By Rebecca Apodaca
Today’s market is filled with imports of lower-quality instruments manufactured from around the world. Through the years, this has happened in band, orchestra, fretted and percussion. As a technician, I have seen many instrument companies manufacture lower-quality instruments without offering the availability of parts or with mechanisms that barely work correctly for one year. Technicians refer to certain instruments as “disposable.” Sometimes, it is a situation that an item is Beyond Economical Repair (B.E.R.).(1) The instrument can be repaired, but it will cost almost as much as, or more than,
the price the customer paid for it. As a musical instrument appraiser, I have to review values constantly. Which instrument will hold or appreciate in value through time? Appraisers cannot predict the future values, but manufacturers and retailers can control it.
The instruments that were manufactured in the late 1800s were made from solid woods. Horns were made of solid metals, clarinets were made of wood and the plating held up for more than 100 years. The beginner guitars of Martin, which sold for less than $100 in the 1800s, are valued in the thousands in today’s market.(2)
Many major manufacturers have made their own low-cost lines, and set up or contracted with manufacturing plants in different countries to build their own “knock-offs.” They hire a lower-waged employee and use lower-quality materials. They are not as precisely manufactured to make instruments more affordable for the masses.
The pride of culture — Starting in 1931, the fretted instruments of Rickenbacker helped set the standards in Southern California that established pride in guitar making. Southern California, with the right temperature, humidity, craftsmanship and the oldest culture of the Americas, has stood the test of time and quality just as the pyramids of Chinchen Itza have. In the world of setting values for musical instruments, Rickenbacker’s quality is what sustains and raises the value. When you start with quality parts and people who take pride in what they are making, value is the result. The monetary value is the value of the tonality of the instrument. Tonality and sustain are synonymous with the name Rickenbacker and the local staff who make them.
Adolph Rickenbacher, F.C. Hall, John Hall — When Adolph Rickenbacher emigrated from Switzerland, Los Angeles became his home in 1918. He helped create legendary instruments that changed the world for musicians. Now, guitarists could be heard among the horn players, drummers and piano players of the dance hall days. The sound is what carried the company forward. In 1953, when the distributor of Fender guitars,Francis Cary Hall, purchased Rickenbacher’s company and combined it with his own, Santa Ana, Calif., became the future home for Rickenbacker. What made it last through the years is the quality.
“In 1956, Rickenbacker celebrated its 25th anniversary with the introduction of the student model Combo 400 guitar and added a solid body electric bass. Both instruments had a novel construction feature: their necks extended from the patent head to the base of the body. Today, this is known as neck-through-body construction, with the sides of the guitar body bolted and/or glued into place. Rickenbacker was first to mass-produce instruments like this, and the design would soon become a well-known trademark.”(3)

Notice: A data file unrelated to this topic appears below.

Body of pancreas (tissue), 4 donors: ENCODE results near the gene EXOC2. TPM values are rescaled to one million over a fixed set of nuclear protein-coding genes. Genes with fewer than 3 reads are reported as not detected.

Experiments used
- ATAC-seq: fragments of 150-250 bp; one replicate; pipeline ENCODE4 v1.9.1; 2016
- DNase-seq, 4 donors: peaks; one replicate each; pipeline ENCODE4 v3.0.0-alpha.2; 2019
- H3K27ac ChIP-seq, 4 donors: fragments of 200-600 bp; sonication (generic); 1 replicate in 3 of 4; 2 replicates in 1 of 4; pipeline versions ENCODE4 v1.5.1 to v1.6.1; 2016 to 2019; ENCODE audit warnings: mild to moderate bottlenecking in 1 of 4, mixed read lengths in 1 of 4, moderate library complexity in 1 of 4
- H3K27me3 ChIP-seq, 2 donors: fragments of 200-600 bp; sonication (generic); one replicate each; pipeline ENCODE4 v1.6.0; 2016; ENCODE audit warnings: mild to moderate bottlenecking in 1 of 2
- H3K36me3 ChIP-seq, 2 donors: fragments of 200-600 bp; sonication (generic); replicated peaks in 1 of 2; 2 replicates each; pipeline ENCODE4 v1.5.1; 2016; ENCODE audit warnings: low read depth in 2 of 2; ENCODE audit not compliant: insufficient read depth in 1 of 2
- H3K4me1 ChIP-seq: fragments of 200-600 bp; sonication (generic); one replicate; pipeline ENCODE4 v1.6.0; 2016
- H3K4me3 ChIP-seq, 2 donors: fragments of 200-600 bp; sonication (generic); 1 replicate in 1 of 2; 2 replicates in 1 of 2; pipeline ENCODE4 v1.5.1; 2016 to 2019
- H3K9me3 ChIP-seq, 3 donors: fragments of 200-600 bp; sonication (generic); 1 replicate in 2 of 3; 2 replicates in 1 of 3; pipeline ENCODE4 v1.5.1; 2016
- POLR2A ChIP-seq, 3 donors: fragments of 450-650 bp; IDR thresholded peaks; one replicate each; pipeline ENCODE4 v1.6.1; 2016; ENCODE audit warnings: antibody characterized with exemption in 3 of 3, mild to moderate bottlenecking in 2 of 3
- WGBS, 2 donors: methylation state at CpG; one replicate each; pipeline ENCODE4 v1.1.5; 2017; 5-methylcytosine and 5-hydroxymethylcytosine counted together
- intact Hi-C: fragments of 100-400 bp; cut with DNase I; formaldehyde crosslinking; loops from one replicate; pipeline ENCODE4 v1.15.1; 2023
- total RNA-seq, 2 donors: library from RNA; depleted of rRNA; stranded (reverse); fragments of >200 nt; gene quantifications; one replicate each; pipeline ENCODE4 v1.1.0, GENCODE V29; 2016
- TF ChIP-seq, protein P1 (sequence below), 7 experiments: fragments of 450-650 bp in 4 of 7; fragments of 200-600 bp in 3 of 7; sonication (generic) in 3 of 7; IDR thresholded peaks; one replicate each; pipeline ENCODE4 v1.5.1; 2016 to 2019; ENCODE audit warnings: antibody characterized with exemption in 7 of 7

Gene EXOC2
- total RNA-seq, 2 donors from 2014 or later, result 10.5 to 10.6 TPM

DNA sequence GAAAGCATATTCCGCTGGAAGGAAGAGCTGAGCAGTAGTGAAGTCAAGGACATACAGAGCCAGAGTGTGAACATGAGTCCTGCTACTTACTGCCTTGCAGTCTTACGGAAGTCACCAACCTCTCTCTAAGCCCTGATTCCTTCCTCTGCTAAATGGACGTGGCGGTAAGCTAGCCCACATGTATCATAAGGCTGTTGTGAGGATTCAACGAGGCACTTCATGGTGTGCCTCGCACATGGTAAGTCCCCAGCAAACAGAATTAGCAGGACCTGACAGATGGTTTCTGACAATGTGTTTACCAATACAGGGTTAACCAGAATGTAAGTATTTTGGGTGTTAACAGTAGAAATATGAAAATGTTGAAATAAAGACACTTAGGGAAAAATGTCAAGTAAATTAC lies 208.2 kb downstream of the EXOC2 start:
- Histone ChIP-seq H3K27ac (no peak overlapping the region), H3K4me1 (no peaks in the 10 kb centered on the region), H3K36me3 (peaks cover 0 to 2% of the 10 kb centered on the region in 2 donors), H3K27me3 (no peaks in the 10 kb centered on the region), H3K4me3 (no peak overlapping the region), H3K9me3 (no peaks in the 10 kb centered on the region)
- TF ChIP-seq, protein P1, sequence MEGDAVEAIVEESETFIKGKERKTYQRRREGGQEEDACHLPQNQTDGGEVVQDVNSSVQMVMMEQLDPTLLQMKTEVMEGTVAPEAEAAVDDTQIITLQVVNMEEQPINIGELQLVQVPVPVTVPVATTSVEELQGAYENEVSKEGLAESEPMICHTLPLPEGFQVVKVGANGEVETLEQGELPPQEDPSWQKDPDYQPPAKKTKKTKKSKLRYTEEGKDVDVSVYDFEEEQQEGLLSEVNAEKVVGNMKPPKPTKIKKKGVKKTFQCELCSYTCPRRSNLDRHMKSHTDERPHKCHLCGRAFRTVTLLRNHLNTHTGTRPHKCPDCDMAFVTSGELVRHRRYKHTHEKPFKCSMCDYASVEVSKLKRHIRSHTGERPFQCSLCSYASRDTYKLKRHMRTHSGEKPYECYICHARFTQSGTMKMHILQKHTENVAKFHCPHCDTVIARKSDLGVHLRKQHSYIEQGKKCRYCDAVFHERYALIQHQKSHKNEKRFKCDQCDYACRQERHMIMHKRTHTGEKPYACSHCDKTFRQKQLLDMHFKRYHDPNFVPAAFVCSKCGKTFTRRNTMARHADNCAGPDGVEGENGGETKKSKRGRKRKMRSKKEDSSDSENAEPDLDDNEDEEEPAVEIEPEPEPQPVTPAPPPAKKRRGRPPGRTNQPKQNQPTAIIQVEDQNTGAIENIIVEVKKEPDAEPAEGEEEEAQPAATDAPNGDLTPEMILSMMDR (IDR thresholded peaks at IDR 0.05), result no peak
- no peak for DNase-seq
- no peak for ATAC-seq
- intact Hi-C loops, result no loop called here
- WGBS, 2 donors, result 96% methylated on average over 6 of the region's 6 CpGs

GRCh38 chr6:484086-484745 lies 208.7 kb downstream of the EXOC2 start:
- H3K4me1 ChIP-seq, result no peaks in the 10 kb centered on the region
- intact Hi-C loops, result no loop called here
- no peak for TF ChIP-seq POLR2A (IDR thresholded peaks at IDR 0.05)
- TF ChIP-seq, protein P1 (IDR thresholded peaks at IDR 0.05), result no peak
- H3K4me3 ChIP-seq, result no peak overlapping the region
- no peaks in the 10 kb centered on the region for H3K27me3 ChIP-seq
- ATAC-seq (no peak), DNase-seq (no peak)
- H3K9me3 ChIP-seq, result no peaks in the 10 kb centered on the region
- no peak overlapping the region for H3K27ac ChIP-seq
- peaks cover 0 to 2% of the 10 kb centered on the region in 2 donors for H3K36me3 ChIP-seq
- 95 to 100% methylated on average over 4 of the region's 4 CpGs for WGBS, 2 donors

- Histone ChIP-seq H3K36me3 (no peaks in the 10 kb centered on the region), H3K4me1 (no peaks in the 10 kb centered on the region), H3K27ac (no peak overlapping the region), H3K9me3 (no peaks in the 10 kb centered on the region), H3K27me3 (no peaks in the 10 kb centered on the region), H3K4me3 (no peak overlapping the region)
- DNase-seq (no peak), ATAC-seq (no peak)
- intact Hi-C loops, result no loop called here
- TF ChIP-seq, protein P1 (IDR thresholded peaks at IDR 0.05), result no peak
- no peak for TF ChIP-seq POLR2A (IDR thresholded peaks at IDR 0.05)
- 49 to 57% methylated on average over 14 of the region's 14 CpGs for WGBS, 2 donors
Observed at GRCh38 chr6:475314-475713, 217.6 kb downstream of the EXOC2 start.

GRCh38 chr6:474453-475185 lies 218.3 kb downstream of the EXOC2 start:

In interviewing John Hall, F.C.’s son and owner of RIC, I asked him why Rickenbacker had never created its own knock-offs or set up manufacturing plants in other countries to make a lowerquality instrument. He said, “Not while me or my family are running the company.”(4) He is proud they are made here in America and believes in supporting America. I could see this as he stood in front of his 300-plus personal collection, including the first one he built (featured in blue box). He and his wife, Cindalee, President of RIC, were both raised locally.They made the choice to live near their parents and follow the path of quality. They have raised their family locally and their grown children work for RIC.
Kando — The Japanese have a word, Kando, which signifies an inspired state of mind. “Traditional tools, such as musical instruments, that are deeply rooted in culture and possess a long history tend to evolve at a conservative pace.” Vis-à-vis musical instruments, “something that grows in value the more it is used, or a tool that grows into your indispensable companion through long years of use.”(5) This is the philosophy of Yamaha Corporation.
Quality equals value — There are many young makers of musical instruments who are considered “boutique” who have this pride, as well as some larger manufacturers. We are at a major changing of our industry. We are in a battle of quantity versus quality. The quick and easy profit versus the larger profit for taking the time to create a product of quality. The instruments that appraise at the highest monetary value are the ones of quality. When we sell a low-quality instrument, we are almost guaranteeing failure for our customers. When the customer sounds bad on that instrument, he or she blames himself or herself. It might be that anyone would sound bad. Let’s help educate them. That is part of our job as professionals.
1 Los Angeles Unified School District Musical Instrument Repair Shop
2 Vintage Guitar Price Guide
4 John Hall